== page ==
5. Fix the Faulty – Have you been meaning to replace that burnt out light fixture in the bathroom for awhile, but keep putting it off? Well, now is the time to do all of those “minor” repairs around the house. “Minor” repairs that need to be done will become major problems in the homebuyers’ eyes. Moving is stressful enough—the last thing homebuyers want to do when they move in is go around the house replacing burnt out bulbs and fixing cracks in the wall. Fix it before homebuyers eighty-six it!

6. Paint the Town Red, Not Your Walls – Love your red dining room or blue bedroom? While you might, not everyone has the same taste in d├ęcor as you do. Although paint colours are just an easy aesthetic change, most homebuyers will not be able to get past them. As well, different colours can conjure up different emotions such as frustration and agitation—not exactly the emotional state you want a homebuyer to be in! Neutral colours not only appeal to the masses, but also create a more calming and relaxed atmosphere—the perfect atmosphere for buying!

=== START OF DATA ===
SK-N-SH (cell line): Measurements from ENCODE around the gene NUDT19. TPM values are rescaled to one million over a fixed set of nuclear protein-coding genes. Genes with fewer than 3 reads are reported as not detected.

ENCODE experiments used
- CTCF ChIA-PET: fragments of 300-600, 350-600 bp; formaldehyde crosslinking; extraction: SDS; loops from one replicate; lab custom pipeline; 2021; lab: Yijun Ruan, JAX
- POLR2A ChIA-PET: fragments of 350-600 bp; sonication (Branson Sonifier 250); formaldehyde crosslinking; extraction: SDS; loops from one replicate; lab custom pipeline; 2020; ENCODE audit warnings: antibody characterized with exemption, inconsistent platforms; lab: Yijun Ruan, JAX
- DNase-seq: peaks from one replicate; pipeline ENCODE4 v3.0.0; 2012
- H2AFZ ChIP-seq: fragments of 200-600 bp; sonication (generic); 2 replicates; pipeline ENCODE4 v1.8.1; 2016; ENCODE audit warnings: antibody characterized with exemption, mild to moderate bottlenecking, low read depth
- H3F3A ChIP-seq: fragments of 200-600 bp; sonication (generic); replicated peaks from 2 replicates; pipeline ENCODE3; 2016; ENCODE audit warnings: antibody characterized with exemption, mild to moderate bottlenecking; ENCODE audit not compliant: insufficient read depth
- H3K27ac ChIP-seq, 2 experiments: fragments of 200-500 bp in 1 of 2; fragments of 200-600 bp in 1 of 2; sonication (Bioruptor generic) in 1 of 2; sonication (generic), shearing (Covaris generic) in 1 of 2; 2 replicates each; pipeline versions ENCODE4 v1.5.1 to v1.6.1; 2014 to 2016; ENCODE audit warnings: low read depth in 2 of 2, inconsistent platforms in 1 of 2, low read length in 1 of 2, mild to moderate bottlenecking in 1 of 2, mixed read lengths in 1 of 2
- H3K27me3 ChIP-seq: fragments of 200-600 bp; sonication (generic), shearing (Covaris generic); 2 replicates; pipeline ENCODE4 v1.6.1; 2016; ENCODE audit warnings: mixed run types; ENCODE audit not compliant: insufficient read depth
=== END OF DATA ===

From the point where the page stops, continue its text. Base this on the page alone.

7. Warm It Up – Now, after telling you to de-clutter, de-personalize, and neutralize, you’re probably thinking your house might look more like a hospital than a home. In addition to these lessons, though, remember that you still want to create a warm, welcoming atmosphere. Think more hotel than hospital. Warm up the space with fresh flowers, fresh fruit, throws, pillows and rugs.

8. Point Out the Positives – Staging is not about hiding all of the negatives, but about accentuating the positives. Focus on highlighting what made you fall in love with your home when you bought it—Updated kitchen? Spacious family room? Gorgeous garden? Make sure you catch homebuyers’ attention in the right rooms.

9. Let the Light Shine In – Now that you’ve spent all of this time and energy getting the house ready, don’t hide it in the dark. Always open your blinds and drapes and turn on the lights before any showings and open houses.